Dongri enclave in south Mumbai, where the four-storey building which collapsed on Tuesday killing 14 persons once stood, is the hotbed of illegal constructions and forms part of the municipal ward that has the highest population density.
As was evident on Tuesday, the narrow bylanes and the vehicles parked haphazardly on roads posed hurdles for rescue vans and ambulances in reaching the spot of the incident.
The collapse of a part of Kesarbai building is not an isolated incident. In September 2017, 33 people died when seven-storey Husaini building collapsed in Bhendi Bazar area, which is also part of the B ward of the Brihanmumbai Municipal Corporation (BMC).
Underworld don Dawood Ibrahim once owned properties in Bhendi Bazaar.
As police have launched a probe to fix responsibility, the Mhada (Maharashtra Housing and Area Development Authority) and the BMC are apparently passing the buck on each other over the ownership of the collapsed building.
A senior police officer Wednesday said the inquiry will find out who is the actual owners of the building and whether the residents were paying paying property tax or cess.
State Housing Minister Radhakrishna Vikhe Patil Tuesday said the building was illegal and it was owned by a private trust.
Meanwhile, underscoring the illegalities, a local resident said the entire B ward has become the hub of unauthorised constructions, and that such alterations can be found in almost every building.
Many of these buildings were built during pre-independence era.
"There are several buildings that have been built by violating the norms. Though the BMC is aware about these violations, they prefer not to act as some officials have taken money from builders for allowing illegal constructions," claimed Rashid Pathan, an advocate who resides in Dongri.
BMC corporator Rais Sheikh, who once used to live in the area, said illegal developments have taken place under the guise of carrying our repairs and maintenance.
"These buildings have been built without a permission from the BMC under the guise of carrying out structural repairs, which has further increased the load on already weakened structures," he said.
Illegal parking is another major issue in Dongri, which has population of 1.28 lakh packed into just 2.84 sq km, which often pose hurdles in case of emergency as was the case on Tuesday.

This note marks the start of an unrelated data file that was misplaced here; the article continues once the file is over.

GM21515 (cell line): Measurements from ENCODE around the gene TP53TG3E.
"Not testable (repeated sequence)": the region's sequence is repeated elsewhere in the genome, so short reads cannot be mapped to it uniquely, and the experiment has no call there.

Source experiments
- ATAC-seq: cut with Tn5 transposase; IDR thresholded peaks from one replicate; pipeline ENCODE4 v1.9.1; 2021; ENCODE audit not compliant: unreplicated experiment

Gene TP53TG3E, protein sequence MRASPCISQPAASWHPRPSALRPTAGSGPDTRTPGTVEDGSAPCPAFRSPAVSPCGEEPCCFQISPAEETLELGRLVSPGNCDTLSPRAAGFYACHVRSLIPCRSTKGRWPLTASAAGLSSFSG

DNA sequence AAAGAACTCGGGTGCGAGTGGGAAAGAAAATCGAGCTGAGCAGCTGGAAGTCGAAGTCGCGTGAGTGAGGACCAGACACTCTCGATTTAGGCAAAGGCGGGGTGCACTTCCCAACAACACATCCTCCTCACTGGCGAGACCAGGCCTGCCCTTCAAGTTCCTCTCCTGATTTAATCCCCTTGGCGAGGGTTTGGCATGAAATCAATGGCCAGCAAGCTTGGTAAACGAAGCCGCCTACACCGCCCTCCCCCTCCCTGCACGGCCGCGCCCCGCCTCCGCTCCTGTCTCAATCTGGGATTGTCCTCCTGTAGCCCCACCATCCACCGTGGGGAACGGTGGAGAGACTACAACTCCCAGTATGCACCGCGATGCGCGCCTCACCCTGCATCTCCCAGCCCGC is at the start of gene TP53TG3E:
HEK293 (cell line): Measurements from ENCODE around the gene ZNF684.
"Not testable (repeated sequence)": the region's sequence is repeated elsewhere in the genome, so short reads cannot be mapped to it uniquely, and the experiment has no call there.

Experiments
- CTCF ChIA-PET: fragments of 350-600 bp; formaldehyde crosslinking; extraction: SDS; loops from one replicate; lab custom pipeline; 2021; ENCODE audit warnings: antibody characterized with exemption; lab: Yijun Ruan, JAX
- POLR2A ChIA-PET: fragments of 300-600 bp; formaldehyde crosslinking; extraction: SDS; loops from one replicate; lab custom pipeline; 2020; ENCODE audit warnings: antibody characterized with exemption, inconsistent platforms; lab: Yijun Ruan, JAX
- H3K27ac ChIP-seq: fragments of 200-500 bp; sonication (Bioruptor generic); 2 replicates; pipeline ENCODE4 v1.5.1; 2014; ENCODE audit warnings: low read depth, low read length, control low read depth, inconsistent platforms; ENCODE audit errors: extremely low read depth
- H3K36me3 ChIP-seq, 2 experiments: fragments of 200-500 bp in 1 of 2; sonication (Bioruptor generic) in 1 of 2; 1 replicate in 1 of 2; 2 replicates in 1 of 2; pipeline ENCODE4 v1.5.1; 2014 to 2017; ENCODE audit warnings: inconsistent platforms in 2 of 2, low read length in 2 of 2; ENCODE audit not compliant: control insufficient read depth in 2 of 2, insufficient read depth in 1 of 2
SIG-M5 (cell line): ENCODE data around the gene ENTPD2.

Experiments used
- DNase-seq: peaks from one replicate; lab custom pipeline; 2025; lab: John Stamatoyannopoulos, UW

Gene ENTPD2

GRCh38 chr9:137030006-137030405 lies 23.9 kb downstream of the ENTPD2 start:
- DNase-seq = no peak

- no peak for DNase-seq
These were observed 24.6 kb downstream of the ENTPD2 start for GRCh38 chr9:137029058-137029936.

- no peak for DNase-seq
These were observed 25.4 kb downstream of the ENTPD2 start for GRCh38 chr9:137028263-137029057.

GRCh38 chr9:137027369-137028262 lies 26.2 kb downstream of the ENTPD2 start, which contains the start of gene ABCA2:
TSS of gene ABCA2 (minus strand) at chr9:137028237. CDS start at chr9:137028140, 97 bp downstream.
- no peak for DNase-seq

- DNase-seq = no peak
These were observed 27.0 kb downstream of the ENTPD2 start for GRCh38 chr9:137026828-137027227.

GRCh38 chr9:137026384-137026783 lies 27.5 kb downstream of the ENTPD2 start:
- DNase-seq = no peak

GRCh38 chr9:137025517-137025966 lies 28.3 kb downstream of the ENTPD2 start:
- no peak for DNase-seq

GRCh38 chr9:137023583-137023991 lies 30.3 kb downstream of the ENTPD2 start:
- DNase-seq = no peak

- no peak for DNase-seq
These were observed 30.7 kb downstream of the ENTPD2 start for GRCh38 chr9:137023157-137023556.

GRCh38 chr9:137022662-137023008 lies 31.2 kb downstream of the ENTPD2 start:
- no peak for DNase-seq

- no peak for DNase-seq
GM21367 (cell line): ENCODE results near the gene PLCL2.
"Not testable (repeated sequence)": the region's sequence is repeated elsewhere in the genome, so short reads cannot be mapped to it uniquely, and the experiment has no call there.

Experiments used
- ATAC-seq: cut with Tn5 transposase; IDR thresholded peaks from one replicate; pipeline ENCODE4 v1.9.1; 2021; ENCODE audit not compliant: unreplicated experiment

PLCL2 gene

"Honestly speaking, there is no rule. We all can do whatever we want to do. We only need hefty money to grease the palms of BMC officials and police. After paying money, you can add number of floors on every building," another resident said.
"One can imagine what would happen if, may God forbid, these building catch fire. Even a fire brigade van cannot enter the bylanes," he added.
The buildings are located close to each other with a little space separating them. In many cases, illegal extensions of a building overlap adjacent structures.
When contacted, a senior BMC officer said that most challenging task in redeveloping the old buildings was to pursue the tenants to evict their houses.
These residents are reluctant to vacate their houses because property prices in south Mumbai are very high.
Deputy Municipal Commissioner of the area, Harshad Kale, said, "the biggest challenge is that tenants refuse to vacate the buildings fearing that they will lose the prime property. Moreover, they also feel insecure about staying in transit camps till their original buildings are redeveloped," Kale said.
Echoing the same, Saifee Burhani Upliftment Trust (SBUT), which is redeveloping 250 dilapidated buildings in south Mumbai, said citizens should take responsibility of their lives and support redevelopment wherever needed.
"We are extremely saddened by the unfortunate collapse of the building. This incident has once again put the focus on the issue of dilapidated buildings in the area and tenants refusing to move out," the SBUT said.